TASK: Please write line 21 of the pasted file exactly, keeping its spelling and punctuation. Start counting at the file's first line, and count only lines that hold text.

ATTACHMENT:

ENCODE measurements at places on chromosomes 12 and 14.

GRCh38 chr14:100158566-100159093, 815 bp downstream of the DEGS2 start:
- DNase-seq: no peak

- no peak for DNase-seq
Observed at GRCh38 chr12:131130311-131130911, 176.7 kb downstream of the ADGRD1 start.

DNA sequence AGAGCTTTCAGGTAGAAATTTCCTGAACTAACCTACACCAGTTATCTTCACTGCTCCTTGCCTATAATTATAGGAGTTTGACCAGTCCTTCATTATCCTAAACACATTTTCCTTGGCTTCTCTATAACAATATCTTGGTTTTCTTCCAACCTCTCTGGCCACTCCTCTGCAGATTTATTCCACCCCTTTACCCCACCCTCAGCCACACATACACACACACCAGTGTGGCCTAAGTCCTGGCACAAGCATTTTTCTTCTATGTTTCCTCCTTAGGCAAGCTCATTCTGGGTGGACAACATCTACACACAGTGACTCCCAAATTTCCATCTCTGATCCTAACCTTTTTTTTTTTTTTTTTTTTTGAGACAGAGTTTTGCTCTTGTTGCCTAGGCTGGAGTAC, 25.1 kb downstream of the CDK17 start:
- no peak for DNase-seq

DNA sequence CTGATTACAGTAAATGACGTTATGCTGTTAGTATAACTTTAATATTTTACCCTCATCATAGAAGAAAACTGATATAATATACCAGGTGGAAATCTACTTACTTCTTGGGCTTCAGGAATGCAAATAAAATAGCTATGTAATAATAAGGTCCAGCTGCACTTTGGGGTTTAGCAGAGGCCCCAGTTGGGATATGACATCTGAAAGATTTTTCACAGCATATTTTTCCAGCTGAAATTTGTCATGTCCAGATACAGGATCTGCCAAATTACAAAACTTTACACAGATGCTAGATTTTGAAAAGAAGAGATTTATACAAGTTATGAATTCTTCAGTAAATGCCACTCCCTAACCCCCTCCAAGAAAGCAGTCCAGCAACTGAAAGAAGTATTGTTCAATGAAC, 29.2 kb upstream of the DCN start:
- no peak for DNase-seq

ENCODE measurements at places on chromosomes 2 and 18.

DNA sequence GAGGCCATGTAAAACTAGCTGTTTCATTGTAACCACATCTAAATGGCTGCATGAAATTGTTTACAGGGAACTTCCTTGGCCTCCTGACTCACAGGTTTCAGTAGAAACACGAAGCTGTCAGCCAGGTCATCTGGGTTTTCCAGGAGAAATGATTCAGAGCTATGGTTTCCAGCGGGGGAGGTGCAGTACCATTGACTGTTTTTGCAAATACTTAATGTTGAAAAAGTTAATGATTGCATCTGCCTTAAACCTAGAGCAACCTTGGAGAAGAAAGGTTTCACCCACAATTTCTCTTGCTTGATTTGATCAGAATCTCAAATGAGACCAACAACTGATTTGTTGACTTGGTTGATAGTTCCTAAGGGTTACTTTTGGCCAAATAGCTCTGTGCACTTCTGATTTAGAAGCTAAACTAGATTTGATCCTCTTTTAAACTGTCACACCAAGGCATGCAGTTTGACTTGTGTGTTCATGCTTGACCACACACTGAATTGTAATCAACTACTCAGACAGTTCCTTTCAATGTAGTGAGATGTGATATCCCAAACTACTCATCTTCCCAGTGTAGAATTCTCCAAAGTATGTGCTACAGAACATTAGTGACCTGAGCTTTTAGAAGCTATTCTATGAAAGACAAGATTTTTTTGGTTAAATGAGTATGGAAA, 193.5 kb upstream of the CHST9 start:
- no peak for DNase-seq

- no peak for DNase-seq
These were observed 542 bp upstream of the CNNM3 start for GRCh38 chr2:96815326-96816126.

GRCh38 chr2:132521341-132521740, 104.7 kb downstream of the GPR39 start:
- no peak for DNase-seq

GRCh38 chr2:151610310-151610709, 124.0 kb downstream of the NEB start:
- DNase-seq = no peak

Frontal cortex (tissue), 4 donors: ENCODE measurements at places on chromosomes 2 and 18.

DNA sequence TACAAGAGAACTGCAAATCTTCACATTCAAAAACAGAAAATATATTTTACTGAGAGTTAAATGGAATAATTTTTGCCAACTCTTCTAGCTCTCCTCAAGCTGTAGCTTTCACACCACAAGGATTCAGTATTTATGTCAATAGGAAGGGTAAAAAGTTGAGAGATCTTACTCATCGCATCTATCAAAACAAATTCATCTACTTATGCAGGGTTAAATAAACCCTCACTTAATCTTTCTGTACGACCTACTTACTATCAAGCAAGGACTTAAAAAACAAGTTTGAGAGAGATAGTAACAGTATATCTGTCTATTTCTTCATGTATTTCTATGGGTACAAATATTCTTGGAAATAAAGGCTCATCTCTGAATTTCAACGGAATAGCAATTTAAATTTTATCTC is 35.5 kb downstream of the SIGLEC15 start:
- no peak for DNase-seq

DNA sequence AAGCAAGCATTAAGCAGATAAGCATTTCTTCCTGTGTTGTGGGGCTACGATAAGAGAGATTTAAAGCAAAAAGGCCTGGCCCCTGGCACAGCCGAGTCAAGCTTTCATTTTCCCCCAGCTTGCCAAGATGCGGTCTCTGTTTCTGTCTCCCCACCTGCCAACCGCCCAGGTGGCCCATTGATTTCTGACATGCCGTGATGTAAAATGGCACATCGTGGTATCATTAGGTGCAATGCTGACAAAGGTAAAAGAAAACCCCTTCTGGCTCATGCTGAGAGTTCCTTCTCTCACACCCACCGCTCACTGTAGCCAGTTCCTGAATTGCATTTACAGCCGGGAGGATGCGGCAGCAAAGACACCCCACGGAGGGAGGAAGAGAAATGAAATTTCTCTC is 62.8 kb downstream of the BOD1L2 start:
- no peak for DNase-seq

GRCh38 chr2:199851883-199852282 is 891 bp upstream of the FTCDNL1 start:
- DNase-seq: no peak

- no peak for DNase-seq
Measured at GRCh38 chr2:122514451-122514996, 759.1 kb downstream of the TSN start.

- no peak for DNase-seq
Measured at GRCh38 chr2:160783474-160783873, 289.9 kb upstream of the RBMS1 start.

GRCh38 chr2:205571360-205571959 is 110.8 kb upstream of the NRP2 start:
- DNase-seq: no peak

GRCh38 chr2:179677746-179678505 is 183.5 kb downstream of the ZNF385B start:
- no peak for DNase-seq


- no peak for DNase-seq